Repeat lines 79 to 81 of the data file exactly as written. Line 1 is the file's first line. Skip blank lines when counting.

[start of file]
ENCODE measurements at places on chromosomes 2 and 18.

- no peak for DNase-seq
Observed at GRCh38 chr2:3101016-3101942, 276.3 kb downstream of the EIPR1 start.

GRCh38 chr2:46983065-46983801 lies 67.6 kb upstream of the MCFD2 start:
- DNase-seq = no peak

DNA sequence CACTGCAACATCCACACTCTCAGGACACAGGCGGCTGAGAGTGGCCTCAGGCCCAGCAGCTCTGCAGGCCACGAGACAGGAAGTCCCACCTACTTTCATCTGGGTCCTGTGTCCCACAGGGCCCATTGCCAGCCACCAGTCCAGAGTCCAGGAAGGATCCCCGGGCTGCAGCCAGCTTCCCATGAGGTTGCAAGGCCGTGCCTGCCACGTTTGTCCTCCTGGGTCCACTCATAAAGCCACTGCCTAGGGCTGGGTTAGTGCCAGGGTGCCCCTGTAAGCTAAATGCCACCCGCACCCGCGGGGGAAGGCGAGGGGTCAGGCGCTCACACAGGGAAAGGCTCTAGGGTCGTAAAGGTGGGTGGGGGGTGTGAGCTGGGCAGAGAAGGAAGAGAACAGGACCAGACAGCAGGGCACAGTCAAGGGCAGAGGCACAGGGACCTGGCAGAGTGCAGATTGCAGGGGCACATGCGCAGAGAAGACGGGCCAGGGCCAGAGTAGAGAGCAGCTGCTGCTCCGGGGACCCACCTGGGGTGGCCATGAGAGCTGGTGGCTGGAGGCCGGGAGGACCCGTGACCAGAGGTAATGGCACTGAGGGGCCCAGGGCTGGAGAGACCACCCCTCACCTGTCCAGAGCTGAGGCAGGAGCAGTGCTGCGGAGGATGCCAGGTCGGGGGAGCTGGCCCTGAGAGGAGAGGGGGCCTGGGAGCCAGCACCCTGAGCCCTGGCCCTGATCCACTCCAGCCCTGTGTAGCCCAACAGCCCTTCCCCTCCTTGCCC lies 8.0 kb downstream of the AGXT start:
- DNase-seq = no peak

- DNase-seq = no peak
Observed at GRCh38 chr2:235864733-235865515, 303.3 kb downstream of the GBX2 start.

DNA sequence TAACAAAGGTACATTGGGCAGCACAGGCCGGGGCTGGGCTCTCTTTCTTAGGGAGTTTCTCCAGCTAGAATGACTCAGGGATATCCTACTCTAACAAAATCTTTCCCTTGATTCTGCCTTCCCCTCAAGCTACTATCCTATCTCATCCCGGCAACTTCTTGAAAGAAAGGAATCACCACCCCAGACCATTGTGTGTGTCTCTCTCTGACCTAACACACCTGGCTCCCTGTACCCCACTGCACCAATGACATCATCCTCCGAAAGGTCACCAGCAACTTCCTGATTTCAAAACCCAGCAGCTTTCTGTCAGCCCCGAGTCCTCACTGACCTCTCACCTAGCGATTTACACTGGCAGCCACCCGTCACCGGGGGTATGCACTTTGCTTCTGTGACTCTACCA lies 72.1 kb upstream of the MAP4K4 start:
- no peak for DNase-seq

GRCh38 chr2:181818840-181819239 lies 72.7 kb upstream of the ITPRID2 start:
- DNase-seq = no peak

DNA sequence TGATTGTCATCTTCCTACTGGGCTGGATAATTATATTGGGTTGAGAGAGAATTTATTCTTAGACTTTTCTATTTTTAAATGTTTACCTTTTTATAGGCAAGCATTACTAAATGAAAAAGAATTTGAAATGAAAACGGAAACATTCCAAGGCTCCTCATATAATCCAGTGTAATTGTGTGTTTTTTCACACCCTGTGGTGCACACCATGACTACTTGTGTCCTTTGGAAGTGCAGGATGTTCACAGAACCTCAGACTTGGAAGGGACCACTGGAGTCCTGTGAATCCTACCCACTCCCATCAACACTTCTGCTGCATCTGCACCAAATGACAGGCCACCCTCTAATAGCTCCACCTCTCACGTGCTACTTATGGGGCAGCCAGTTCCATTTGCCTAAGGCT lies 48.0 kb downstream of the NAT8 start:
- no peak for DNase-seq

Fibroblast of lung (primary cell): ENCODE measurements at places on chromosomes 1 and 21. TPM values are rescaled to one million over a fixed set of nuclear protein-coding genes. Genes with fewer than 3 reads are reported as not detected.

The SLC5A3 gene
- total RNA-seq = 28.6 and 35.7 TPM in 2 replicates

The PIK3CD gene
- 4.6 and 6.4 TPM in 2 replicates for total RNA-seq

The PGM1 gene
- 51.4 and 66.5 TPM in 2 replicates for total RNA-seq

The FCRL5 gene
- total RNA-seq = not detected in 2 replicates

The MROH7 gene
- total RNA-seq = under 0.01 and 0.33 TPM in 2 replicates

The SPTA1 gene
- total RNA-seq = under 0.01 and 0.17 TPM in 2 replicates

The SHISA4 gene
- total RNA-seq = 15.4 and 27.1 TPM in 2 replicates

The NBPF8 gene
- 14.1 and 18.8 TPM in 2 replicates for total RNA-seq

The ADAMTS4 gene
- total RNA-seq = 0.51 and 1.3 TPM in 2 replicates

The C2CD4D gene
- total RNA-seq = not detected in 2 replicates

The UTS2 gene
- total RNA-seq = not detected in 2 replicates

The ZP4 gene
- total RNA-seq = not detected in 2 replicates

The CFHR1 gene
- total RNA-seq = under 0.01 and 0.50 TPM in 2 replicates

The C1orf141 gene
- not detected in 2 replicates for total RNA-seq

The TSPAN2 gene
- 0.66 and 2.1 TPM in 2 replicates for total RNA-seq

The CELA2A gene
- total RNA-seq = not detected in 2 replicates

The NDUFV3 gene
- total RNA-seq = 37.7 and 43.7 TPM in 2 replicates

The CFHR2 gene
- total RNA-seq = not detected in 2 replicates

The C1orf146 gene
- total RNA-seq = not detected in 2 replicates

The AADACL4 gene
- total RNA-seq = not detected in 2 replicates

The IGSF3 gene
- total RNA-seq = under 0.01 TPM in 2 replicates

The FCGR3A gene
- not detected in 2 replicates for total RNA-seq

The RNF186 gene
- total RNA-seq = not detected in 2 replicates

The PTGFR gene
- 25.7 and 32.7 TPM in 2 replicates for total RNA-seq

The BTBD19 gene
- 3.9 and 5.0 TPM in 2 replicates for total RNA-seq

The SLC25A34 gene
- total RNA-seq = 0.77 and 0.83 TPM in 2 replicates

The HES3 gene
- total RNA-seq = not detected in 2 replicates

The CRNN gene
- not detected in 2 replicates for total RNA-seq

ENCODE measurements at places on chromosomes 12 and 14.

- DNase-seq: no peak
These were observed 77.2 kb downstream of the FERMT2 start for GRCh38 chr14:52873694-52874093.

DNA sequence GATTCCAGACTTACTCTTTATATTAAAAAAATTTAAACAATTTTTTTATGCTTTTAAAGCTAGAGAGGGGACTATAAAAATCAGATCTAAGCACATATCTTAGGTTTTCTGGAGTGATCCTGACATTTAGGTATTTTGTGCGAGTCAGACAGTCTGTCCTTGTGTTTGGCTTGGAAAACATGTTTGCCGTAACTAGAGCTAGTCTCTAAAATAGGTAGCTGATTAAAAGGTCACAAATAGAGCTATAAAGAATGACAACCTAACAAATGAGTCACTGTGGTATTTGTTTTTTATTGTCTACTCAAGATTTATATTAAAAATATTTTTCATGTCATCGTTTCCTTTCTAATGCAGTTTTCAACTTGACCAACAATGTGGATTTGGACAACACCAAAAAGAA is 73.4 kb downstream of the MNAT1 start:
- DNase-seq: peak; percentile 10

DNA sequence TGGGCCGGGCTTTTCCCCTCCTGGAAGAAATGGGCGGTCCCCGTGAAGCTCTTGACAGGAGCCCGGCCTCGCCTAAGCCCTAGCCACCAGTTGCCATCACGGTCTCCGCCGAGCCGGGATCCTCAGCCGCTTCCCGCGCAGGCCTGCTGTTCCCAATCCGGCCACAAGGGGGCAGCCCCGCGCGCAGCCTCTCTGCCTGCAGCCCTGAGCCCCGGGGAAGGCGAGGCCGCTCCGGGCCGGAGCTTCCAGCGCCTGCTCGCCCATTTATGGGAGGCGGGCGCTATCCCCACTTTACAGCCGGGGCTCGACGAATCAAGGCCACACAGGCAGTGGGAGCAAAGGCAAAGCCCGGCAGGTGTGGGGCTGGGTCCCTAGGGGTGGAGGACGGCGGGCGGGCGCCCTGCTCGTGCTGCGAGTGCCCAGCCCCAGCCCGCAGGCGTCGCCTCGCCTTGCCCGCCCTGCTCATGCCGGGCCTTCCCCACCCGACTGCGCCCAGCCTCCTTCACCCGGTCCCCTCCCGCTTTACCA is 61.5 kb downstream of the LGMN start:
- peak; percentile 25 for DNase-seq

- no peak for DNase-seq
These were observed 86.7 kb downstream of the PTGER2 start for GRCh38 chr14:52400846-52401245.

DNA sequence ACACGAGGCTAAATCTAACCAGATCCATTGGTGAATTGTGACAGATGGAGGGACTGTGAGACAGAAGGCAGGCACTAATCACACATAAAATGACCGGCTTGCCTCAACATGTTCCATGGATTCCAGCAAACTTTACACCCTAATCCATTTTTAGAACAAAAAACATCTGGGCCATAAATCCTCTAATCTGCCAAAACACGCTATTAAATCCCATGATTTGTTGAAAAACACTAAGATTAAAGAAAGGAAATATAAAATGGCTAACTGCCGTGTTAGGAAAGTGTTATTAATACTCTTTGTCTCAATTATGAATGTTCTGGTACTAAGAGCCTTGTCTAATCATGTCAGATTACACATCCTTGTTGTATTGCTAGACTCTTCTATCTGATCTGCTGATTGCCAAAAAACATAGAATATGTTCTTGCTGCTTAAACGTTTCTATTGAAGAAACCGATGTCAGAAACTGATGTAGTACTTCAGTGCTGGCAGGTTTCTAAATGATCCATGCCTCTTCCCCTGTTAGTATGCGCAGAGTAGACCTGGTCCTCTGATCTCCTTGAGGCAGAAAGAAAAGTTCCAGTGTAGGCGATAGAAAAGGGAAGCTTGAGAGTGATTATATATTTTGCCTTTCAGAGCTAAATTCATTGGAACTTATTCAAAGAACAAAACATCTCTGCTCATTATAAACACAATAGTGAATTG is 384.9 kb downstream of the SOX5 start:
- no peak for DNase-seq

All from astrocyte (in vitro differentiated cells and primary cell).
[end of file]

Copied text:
- peak; percentile 25 for DNase-seq

- no peak for DNase-seq
These were observed 86.7 kb downstream of the PTGER2 start for GRCh38 chr14:52400846-52401245.